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South Glastonbury farm loses pumpkin crop due to flooding

That sediment will have to be removed before they’re able to plant next year.

GLASTONBURY, Conn. — Flooding rain destroyed Cavanna Farms pumpkin patch after the brook near the farm overflowed. 

The crops fully engulfed in floodwaters are now covered with silt, a grainy sediment from the road. Owner John Cavanna called the field, and the crops are a “loss for this year.” 

“When you get these humongous rainstorms, it cleans everything off and puts it in the brook, and then that brook carries that sediment into wherever the brook is going, and unfortunately, in this case, it was in the pumpkin field,” said Cavanna.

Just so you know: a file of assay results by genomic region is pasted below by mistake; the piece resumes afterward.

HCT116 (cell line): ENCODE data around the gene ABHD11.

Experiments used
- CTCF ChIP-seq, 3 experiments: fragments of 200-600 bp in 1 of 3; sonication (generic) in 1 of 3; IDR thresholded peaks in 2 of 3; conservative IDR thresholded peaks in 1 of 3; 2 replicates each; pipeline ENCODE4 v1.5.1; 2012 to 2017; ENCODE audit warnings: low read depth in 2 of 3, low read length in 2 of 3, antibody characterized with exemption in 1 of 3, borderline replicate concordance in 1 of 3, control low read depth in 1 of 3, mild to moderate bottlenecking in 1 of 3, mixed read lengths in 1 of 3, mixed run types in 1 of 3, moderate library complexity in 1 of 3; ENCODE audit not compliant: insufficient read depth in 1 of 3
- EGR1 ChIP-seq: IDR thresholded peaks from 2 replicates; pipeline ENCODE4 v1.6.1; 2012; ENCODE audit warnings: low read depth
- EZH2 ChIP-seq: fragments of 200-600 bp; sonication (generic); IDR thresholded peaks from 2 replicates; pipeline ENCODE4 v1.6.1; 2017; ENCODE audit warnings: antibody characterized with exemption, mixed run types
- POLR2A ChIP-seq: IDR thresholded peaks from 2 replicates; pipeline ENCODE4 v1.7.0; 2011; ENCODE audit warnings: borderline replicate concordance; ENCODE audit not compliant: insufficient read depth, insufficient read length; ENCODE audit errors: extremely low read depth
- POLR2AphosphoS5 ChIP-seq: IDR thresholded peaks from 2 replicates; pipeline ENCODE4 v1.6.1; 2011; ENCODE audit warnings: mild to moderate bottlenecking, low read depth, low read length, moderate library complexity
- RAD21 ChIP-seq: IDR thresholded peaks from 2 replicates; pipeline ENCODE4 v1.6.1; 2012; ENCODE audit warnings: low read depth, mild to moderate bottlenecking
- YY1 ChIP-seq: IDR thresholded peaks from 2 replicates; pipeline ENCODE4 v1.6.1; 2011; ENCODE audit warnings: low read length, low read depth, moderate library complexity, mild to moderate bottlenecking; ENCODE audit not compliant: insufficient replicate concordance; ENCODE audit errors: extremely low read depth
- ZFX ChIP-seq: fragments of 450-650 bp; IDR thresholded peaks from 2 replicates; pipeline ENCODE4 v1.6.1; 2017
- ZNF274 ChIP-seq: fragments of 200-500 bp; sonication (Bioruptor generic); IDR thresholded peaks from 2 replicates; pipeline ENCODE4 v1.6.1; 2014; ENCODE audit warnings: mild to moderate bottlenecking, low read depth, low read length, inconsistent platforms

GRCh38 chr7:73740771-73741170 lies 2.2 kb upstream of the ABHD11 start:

That sediment will have to be removed before they’re able to plant next year.

The farm has been around since 1903. The last time they saw floodwaters this bad was in the '80s. Cavanna says as a farmer, he prepares for the unexpected, and that includes Mother Nature. 

“Any farmer will tell you there is no winning battle. She’ll always win so we can prepare the best we can,” said Cavanna.  

The farm plans to plant a new crop and hopefully have them ready in time for the Fall season. 

“We are farmers; we’ve been farming the same piece of land for 120 years, so you can never put on a sure thing, and we don’t. That comes with the history of farming, so we have another location to put pumpkins in and try to get them ready in time for our fall rides,” said Cavanna  



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